The final point in this regard is that it doesn't really matter to me, as an artist, how good art comes about. What matters is that it does come about and that it exists. That some people explain the creation of art through luck is fine with me. That others explain art as being the result of talent is fine with me. That others explain it as being the result of fortuitous situations is equally fine with me. That others say that thanks to my parents I led a sheltered life and therefore was able to preserve my artistic sensibility is similarly fine with me. And if some want to believe that it is the result of years of training designed to foster an inherent talent, that is also fine with me. In short, any and all explanations about how art comes about are fine with me. Why? Because I am an artist, not an art critic. How this position plays out is the subject of the next section in this essay.

Antalope shaft
Antelope Arch Light Shaft

Linhof Master Technica, Schneider 75mm, Provia 100F

I have photographed this arch in numerous different lighting conditions, but this is my first successful image with the light shaft going through the arch. The creative possibilities offered by Antelope Canyon are endless and the technical difficulties offered by the location offer a true challenge to any artist.

9- Being an artist does not mean being an art critic

The painter must enclose himself within his work; he must respond not with words, but with paintings.

Paul Cezanne

Being an artist and being an art critic are two different professions. When you are an artist and show your work to your audience, people will write, talk and make comments about your work. Don't fear this, welcome it. Avoid labeling your work or explaining it too much for in doing so you remove the mystery that others perceive in your work. Allow the viewer to interpret and discover the work for themselves. Provide an open door through which people can look at your work in different ways. Keep the window open for your audience to interpret your work. It goes along with claiming one's freedom and with providing this freedom to your audience as well.

As we have seen being an artist is defined by the ability to create art and live a lifestyle conducive to art. Now what defines being an art critic? For me being an art critic, when looked at as a whole and from a distance, is having an opinion about what is good and bad art. In some ways, being a critic is seeing the world in black and white, as a dichotomy, in terms of what the critic likes -and is therefore 'good'- and what the critic dislikes -and is therefore 'bad.' Being a critic is not about shades of grey, about nuances, about slight variations between tones. It is about sharp demarcations, about taking sides… about being critical.

Certainly, being an art critic is also, and ideally, being knowledgeable about the history of art, about art theory and, in respect to the visual arts, about visual art theory. A good art critic will be intimately familiar with the writings of Roland Barthes, John Berger, Walter Benjamin, Edwin Panovsky and many others. But one can have read all these authors and not necessarily be a critic, as we are going to see.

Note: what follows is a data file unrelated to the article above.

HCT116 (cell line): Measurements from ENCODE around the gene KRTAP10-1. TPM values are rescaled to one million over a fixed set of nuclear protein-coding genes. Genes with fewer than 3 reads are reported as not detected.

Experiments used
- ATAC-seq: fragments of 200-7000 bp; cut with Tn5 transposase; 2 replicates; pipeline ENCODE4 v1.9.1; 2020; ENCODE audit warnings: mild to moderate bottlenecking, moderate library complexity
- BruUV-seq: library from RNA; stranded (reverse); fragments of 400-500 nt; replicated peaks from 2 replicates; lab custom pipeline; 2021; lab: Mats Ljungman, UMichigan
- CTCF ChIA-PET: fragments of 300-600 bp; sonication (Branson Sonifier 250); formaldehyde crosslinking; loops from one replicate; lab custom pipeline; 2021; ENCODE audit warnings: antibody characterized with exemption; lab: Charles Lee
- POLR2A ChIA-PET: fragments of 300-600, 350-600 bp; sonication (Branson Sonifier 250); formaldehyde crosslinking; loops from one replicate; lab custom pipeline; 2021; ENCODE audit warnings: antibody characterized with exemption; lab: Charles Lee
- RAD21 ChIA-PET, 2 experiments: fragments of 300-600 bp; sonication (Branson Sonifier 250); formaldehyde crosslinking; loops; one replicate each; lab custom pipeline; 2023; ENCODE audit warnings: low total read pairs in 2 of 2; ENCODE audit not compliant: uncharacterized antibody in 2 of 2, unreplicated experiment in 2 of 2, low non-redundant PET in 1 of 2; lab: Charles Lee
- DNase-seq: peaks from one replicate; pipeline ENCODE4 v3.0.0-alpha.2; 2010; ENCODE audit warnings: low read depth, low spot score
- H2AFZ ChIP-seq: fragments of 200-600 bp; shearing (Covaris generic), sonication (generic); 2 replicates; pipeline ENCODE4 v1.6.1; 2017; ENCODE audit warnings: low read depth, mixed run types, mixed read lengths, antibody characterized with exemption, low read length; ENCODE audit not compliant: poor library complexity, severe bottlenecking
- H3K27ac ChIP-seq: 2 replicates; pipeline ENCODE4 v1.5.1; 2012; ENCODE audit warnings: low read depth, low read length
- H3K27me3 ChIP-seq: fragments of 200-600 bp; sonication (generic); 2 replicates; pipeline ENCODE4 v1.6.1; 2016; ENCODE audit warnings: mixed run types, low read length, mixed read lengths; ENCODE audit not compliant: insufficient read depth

At this point you may want to say 'I can do both. I have knowledge of art history and theory, I have an opinion about what art I like and dislike. I like to share my opinion with others and I think that all this is part of being a well-rounded artist.' You can say that and if you do you are 100% right. All this is true.

However what matters is who you are. Are you first and foremost an artist, or are you first and foremost an art critic? That is the real question and it is for you to answer, not for me. I know that, personally, I am first and foremost an artist. However, as I just said, I am very well read in art theory having worked on a PhD. in Visual Theory, having a comprehensive knowledge of both the history of art and the history of photography and having spent countless hours reflecting upon what is art as well as studying the work of many other artists in numerous mediums.

I also have an opinion regarding what art I like and don't like. Notice that I don't say 'an opinion about which art is good or bad.' To me, that is for the critics to decide. Personally, I know what I like and don't like. That is all.

Finally I have a desire to share my opinion in these matters. However, I don't do this as a critic either. I do this as a teacher and as an artist who wants to share his knowledge. Again, I am first and foremost an artist, then a teacher knowledgeable about art theory and history. What I am not is a critic. As I said who you are is for you to decide. My goal is to help you make the distinction between artist and art critic, not decide which one you are.

Now you may add that many artists are highly critical of their work. And you may ask 'does that make them art critics?' My answer would be that it depends how their critical outlook on their work manifests itself, what shape this outlook takes, what appearance it presents.